USPS is better than private couriers at identifying and detecting suspicious packages. Given that they are increasingly handling

    Apr 17, 2018 Inside Sources

  • The cover of the New York Post newspaper is seen with other papers at a newsstand in New York, November 9, 2016

    Why the Polls Were Wrong

    RAND's Presidential Election Panel Survey, like other polls, overpredicted the popular vote. But since it focused on the decisionmaking process and how that translated into behaviors, the data could provide deep insights into what happened and how it took pollsters by surprise.

    Nov 14, 2016 U.S. News & World Report

  • Stickers are displayed at a polling station for the Wisconsin presidential primary election in Milwaukee, Wisconsin, April 5, 2016

    The Latest from the RAND Presidential Election Panel Survey

    RAND's panel survey examines voter attitudes, intentions, and choices, and how these change throughout the 2016 U.S. presidential election. Some sizeable shifts in positions occurred in survey results from December to March.

    Apr 7, 2016 The RAND Blog

  • Elissa Wenthe (C) holds her 4-month-old son as she listens to U.S. Democratic presidential candidate Bernie Sanders speak at Upper Iowa University in Fayette, Iowa, January 24, 2016

    RAND Kicks Off 2016 Presidential Election Panel Survey

    RAND's panel survey examines voter attitudes, intentions, and choices, and how these change throughout the 2016 U.S. presidential election. What sets this effort apart from public opinion surveys and political polls is that it surveys the same people over the course of the election.

    Jan 27, 2016 The RAND Blog

  • Colleagues discussing ideas

    Do Young 'Elites' Favor Income Redistribution?

    Young 'elites' -- employed Americans who are 40 or younger, with high household incomes and graduate degrees -- and especially Democratic elites have a strong preference for income redistribution.

    Oct 8, 2015 The RAND Blog

  • A mask-wearing man walks past an apartment building where a child was taken to the hospital to be tested for Ebola, New York City, October 27, 2014

    How the Public Perceives Ebola Risk in the United States

    The Ebola outbreak in Africa and the cases in the United States weighed heavily on the minds of policymakers and the public. While the Ebola threat was (and is) certainly real, many Americans greatly overestimated their chances of contracting the deadly disease.

    Mar 30, 2015 The RAND Blog

  • Man with a laptop at beach resort

    The Great American Working Vacation

    For years, vacations were a time for Americans to reset and renew, a time away from work. But more and more, Americans check their email, take calls, and work while on vacation.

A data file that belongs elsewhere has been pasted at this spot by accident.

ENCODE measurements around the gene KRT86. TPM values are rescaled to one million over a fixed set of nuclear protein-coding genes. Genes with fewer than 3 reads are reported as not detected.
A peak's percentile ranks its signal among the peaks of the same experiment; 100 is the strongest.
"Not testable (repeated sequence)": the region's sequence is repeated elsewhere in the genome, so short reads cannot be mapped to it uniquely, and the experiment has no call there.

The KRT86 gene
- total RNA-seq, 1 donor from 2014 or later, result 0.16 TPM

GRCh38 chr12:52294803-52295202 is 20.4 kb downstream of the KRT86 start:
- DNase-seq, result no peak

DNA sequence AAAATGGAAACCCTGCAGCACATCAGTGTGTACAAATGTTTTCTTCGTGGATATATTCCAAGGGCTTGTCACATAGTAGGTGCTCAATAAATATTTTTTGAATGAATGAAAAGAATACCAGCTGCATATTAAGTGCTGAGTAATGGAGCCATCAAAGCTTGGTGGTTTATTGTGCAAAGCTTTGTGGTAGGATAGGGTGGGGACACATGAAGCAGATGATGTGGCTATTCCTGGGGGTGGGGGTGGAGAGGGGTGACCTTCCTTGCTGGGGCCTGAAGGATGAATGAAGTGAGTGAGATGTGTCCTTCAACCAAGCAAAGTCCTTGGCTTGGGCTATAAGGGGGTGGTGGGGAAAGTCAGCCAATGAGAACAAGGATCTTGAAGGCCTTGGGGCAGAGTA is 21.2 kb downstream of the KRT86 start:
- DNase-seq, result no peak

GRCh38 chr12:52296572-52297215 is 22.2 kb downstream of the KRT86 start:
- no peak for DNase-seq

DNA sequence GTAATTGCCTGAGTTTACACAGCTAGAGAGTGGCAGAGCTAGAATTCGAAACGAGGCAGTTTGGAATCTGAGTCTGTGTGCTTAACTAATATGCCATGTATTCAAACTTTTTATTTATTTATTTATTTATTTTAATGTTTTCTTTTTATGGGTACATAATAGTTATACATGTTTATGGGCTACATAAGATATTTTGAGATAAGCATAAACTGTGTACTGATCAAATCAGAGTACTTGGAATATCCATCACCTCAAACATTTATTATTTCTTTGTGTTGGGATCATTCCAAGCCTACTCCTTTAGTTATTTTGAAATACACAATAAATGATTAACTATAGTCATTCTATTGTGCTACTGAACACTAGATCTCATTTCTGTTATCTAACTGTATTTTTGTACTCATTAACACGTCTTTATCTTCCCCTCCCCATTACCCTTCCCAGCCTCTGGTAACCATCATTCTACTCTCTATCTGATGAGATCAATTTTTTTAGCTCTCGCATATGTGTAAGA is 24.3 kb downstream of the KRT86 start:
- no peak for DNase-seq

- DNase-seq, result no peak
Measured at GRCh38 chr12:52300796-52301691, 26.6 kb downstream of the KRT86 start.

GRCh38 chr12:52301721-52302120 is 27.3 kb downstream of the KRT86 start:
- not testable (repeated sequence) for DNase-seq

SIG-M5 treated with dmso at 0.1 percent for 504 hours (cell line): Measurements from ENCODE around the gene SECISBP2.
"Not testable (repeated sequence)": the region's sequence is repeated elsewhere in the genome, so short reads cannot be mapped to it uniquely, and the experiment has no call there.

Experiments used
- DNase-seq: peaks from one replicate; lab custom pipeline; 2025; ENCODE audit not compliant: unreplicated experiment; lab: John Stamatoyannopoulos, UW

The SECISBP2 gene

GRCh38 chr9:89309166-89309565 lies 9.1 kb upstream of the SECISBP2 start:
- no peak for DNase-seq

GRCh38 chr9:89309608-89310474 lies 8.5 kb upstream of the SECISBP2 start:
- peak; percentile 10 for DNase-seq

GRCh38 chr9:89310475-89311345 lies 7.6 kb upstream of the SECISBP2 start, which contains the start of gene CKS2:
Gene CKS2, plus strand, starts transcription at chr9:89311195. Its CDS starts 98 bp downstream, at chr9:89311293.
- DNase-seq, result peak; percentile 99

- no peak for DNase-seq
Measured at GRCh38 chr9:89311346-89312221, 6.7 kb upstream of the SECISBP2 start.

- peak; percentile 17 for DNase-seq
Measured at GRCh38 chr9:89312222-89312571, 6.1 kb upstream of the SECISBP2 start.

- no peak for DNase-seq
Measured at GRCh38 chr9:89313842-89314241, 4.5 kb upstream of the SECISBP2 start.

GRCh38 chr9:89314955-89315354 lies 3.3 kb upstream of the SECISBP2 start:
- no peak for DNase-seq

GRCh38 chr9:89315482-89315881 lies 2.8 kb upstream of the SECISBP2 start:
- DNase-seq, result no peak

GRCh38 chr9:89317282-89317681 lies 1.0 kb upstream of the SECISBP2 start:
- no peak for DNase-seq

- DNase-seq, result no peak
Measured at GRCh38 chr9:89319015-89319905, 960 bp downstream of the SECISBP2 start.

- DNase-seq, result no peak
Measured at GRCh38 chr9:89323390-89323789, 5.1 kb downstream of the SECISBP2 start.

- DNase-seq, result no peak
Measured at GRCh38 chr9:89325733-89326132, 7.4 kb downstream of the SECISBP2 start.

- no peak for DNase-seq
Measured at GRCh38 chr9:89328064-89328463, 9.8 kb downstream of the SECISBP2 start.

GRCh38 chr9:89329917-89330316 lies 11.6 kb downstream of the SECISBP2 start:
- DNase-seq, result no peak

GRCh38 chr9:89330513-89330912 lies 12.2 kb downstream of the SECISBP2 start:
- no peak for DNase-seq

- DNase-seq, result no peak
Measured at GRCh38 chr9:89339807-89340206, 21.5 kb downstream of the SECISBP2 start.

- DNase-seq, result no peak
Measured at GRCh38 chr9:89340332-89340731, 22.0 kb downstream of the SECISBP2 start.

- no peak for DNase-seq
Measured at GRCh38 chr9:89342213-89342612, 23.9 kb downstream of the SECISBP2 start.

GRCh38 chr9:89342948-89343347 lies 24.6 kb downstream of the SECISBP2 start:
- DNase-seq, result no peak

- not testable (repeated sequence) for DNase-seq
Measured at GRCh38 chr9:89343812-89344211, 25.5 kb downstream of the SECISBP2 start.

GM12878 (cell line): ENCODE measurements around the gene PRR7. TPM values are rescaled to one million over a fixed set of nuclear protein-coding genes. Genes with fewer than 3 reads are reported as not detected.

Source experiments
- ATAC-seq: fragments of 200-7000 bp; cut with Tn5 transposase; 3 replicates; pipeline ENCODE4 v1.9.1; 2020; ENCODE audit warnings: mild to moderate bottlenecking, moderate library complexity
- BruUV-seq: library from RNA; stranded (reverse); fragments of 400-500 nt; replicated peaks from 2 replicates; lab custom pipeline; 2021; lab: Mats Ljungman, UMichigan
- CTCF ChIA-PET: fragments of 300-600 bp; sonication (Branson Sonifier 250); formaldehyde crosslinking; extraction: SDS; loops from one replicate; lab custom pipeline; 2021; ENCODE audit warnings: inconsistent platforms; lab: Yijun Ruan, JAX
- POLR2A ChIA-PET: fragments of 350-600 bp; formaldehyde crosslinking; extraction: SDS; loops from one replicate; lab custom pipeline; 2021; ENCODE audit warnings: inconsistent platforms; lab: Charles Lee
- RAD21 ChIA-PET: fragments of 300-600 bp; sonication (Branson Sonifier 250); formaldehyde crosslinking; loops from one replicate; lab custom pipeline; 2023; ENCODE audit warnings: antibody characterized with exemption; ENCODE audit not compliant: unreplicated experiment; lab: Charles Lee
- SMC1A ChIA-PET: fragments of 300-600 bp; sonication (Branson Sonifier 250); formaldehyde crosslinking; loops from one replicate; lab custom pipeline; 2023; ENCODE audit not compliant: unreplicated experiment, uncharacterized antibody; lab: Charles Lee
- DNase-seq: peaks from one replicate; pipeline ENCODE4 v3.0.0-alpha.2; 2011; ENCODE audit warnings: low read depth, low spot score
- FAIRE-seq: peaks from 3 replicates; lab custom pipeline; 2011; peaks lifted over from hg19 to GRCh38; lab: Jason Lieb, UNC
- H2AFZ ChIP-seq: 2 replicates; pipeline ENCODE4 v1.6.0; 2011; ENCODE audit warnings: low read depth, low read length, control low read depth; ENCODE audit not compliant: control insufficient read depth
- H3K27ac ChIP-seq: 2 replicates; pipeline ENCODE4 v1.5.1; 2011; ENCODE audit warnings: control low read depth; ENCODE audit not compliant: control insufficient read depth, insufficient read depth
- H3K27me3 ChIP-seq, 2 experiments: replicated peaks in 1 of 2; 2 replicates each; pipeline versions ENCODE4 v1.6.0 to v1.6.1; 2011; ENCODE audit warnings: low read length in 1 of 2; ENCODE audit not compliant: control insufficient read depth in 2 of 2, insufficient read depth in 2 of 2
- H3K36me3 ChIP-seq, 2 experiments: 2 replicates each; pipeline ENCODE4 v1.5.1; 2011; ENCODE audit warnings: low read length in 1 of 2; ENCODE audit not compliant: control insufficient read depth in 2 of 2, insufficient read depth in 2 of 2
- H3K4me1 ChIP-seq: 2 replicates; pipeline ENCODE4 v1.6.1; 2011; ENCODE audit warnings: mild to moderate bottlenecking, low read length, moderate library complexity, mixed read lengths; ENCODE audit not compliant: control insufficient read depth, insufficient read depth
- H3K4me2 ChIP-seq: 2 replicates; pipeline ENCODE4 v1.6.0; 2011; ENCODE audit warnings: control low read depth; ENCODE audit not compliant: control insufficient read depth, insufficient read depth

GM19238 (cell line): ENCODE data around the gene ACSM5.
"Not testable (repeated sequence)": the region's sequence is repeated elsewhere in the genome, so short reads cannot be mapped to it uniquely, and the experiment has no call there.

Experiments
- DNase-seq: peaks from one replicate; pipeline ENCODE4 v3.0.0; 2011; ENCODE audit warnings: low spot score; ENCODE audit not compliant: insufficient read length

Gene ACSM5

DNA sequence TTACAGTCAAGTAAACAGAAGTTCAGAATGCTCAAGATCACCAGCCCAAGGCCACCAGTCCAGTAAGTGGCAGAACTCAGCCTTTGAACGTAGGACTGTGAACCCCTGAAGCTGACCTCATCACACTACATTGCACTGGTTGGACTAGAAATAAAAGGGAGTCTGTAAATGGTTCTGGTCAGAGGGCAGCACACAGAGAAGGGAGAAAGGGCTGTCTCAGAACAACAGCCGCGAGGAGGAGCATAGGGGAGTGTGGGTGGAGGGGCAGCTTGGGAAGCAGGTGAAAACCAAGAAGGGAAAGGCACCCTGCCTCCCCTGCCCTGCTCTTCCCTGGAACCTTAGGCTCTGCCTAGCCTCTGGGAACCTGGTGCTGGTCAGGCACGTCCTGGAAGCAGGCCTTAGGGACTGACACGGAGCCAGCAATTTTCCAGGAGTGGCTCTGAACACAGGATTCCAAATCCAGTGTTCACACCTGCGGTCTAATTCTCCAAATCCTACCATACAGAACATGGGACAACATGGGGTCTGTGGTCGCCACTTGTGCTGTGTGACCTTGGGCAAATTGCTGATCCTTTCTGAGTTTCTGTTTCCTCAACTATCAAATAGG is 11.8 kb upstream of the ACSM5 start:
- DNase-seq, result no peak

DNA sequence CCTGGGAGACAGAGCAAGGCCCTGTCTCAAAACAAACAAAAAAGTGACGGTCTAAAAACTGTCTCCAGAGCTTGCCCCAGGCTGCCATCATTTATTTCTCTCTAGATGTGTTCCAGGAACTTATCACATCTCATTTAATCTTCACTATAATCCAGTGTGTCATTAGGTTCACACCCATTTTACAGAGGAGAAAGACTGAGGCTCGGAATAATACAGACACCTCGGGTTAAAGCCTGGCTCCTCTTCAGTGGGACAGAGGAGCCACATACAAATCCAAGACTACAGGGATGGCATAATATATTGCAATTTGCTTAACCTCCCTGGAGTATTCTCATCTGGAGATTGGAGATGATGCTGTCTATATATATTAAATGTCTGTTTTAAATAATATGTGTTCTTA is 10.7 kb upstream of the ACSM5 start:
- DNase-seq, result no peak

Jan 19, 2015 Newsweek

  • Sidney Plummer cheers during the San Francisco Gay Pride Festival, June 29, 2014

    Gay Marriage Gains Support, but It's Still a Partisan Issue

    Survey data provides evidence that the majority of American voters support the legalization of gay marriage and think it should be decided at the federal level. Republicans are substantially less likely to support legalization, and lower income, lower educational attainment, being older, and being non-white are significantly associated with lower levels of support.

    Dec 29, 2014 Newsweek

  • Gail Lopez-Henriquez wears an 'I Voted Today' sticker on Election Day morning in Philadelphia, Pennsylvania, November 4, 2014

    Republicans May Make Gains in Midterm Election, but Democrats Remain Strong Nationally

    The Republican Party has a strong chance of maintaining control of the House of Representatives and possibly even gaining control of the Senate. But survey results suggest that, while individual races may vary, support for Republican candidates nationwide may be less than support for Democratic candidates.

    Nov 4, 2014 The RAND Blog

  • A boy wearing a football helmet

    Adults Are Concerned About Sons Playing Football, Especially the More Highly Educated and Obama 2012 Voters

    According to new data, 44 percent of American adults wouldn't be comfortable letting their sons play football. Roughly the same percentage was uncomfortable with their sons playing ice hockey.

    Nov 4, 2014 The RAND Blog

  • U.S. residents in line to vote

    Survey Says: House, Senate Races Too Close to Call

    Recent survey data suggests competitions for both houses of Congress are too close to call. While reported probability of voting for a given party has remained constant overall, churn in individual responses indicates some voters are changing their minds.

    Oct 27, 2014 The RAND Blog

  • U.S. Capitol in autumn

    Voters Give Republicans an Edge in Senate Races, House Too Close to Call

    Significantly more survey respondents anticipate Republicans will take the Senate for their state compared to those who anticipate Democrats will. However, there is not a clear difference in opinion regarding the race for the House.

    Oct 16, 2014 The RAND Blog

  • A teenage election volunteer helping a senior man use a touch screen

    With Midterm Elections Less Than a Month Away, New Survey Data Shows Many Voters Have Made Up Their Minds

    Survey responses indicate many U.S. voters already know how they'll cast their ballots in the upcoming midterm elections. But RAND's unique methodology provides an interesting perspective on those who don't lean strongly toward Republican or Democratic candidates.

    Oct 9, 2014 The RAND Blog

  • A justice scale with more money on one side than the other

    New Survey Data Indicates Increasing Polarization in the Ways Democrats and Republicans View the Role of Government in Reducing Income Inequality

    Today, Democrats are more than six times likelier than Republicans to believe the U.S. government should play a role in reducing income inequality. This is not due to differences in age, gender, education, or income distributions among the two parties.

    Oct 9, 2014 The RAND Blog